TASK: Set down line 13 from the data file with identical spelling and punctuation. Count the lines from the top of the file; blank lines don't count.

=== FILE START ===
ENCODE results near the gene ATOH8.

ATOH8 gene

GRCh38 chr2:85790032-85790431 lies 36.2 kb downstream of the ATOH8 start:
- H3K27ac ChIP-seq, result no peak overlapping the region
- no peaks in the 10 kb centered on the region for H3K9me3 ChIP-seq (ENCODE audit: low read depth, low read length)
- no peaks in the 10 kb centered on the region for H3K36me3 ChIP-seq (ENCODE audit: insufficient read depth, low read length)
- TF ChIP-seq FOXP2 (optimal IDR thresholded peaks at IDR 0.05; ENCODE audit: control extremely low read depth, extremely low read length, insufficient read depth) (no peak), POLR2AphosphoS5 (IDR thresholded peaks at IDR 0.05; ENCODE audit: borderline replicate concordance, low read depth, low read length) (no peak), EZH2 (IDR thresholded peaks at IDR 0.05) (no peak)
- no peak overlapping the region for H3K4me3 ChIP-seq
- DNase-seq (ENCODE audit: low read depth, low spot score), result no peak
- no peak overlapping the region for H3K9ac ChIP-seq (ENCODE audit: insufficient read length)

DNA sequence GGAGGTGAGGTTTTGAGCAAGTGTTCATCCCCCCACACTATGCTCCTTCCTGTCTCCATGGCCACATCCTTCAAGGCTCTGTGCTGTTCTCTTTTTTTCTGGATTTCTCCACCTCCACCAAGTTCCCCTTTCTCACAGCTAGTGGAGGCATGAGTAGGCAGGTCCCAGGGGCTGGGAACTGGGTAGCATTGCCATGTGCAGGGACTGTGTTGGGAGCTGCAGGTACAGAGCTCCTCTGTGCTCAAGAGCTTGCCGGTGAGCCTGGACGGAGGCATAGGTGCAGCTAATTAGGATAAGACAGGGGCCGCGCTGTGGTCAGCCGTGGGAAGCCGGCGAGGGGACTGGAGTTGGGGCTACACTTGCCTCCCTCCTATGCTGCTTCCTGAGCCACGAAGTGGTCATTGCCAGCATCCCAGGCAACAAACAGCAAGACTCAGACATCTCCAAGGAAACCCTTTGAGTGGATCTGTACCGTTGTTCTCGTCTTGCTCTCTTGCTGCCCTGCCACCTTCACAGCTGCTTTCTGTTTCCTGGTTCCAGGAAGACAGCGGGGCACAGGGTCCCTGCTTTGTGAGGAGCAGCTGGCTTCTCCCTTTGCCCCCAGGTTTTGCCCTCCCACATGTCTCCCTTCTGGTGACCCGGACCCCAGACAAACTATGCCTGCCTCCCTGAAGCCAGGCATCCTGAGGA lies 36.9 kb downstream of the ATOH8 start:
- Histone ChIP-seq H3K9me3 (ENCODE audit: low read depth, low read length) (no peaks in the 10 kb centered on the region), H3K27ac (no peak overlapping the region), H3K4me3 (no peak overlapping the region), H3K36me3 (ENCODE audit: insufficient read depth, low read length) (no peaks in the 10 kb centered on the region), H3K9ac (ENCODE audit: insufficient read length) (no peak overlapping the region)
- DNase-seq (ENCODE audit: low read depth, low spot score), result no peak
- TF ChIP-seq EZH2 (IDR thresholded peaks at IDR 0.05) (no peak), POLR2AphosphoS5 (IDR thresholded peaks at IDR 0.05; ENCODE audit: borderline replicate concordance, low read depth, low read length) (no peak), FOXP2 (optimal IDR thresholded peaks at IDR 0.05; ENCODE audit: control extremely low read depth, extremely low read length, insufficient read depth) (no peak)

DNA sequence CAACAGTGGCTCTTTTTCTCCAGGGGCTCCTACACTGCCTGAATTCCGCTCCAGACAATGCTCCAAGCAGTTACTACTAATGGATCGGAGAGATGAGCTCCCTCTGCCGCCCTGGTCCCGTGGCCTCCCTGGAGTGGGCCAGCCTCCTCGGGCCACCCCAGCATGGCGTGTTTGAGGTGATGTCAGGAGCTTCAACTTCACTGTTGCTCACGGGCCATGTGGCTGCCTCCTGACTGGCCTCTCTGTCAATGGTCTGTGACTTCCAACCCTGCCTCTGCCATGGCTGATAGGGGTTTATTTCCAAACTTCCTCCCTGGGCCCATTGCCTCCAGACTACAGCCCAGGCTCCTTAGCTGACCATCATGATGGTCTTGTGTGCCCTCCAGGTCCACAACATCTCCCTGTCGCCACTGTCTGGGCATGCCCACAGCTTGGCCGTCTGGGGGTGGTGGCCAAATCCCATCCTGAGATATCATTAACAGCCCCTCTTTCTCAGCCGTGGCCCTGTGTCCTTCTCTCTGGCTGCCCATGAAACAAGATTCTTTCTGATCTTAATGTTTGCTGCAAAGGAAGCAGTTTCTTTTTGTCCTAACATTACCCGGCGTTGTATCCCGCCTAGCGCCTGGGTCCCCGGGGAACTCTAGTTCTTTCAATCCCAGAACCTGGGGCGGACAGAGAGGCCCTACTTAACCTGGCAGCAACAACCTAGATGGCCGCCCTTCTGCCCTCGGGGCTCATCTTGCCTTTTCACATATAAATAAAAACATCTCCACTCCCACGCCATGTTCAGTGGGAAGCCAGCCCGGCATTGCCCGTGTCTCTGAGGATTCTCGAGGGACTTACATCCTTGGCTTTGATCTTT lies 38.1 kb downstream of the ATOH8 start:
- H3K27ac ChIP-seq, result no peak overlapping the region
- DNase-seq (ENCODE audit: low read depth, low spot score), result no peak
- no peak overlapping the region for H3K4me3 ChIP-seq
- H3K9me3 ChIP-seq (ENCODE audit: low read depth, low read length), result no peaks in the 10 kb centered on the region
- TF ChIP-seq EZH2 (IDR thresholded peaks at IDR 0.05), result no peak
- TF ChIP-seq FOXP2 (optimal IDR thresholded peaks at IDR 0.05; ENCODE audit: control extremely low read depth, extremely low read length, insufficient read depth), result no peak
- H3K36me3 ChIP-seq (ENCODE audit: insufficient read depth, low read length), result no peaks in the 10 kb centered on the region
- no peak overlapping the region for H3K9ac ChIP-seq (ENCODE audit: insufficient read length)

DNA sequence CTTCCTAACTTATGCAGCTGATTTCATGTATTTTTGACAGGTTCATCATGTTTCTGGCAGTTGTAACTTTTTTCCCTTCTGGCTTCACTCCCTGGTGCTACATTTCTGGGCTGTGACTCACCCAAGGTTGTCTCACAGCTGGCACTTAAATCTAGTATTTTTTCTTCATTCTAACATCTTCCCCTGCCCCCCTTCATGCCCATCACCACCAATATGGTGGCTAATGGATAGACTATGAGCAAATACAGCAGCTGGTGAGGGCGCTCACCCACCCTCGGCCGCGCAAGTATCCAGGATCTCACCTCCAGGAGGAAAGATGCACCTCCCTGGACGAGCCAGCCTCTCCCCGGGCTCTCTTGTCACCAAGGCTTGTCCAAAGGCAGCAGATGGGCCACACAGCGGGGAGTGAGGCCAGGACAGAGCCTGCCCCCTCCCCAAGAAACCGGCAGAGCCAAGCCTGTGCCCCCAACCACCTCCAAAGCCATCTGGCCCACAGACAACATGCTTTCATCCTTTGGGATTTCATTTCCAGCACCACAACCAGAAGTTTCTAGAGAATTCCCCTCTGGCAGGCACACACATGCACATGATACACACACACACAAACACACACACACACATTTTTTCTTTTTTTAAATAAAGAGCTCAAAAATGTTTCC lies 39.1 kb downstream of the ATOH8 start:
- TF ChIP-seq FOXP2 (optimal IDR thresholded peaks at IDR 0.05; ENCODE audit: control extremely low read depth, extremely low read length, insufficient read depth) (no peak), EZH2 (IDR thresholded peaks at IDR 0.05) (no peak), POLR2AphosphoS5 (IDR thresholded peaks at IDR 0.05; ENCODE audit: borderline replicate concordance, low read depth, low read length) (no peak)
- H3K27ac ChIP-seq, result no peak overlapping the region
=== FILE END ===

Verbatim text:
- DNase-seq (ENCODE audit: low read depth, low spot score), result no peak